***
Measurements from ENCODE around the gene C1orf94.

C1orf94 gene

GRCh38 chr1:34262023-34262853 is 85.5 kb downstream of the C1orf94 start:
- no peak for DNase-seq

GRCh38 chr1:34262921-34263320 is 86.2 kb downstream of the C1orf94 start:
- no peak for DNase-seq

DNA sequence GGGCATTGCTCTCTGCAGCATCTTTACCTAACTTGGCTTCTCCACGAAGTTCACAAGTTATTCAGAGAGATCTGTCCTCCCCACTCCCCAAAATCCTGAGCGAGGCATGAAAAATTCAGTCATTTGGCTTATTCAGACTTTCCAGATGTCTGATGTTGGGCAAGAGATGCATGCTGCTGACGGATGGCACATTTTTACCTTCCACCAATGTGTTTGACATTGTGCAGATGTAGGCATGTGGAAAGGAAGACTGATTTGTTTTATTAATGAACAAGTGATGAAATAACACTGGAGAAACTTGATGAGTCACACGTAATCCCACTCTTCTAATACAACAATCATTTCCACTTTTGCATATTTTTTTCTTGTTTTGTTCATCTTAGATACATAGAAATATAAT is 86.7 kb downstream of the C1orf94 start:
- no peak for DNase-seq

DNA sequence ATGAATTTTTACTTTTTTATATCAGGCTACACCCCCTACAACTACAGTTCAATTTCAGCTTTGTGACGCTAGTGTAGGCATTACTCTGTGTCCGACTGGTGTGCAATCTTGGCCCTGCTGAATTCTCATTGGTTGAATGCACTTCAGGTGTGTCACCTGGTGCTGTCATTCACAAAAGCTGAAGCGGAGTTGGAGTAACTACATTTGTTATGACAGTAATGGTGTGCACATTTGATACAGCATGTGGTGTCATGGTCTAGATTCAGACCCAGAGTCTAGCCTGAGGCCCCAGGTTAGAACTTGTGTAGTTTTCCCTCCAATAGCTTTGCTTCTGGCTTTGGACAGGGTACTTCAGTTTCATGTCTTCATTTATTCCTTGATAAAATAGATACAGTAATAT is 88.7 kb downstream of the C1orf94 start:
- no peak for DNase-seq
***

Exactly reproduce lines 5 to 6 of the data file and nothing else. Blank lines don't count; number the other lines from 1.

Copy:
GRCh38 chr1:34262921-34263320 is 86.2 kb downstream of the C1orf94 start:
- no peak for DNase-seq